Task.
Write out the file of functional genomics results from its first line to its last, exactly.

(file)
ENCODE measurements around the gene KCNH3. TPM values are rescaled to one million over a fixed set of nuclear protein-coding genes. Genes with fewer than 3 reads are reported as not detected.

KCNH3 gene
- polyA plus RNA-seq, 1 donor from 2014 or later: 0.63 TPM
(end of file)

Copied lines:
ENCODE measurements around the gene KCNH3. TPM values are rescaled to one million over a fixed set of nuclear protein-coding genes. Genes with fewer than 3 reads are reported as not detected.

KCNH3 gene
- polyA plus RNA-seq, 1 donor from 2014 or later: 0.63 TPM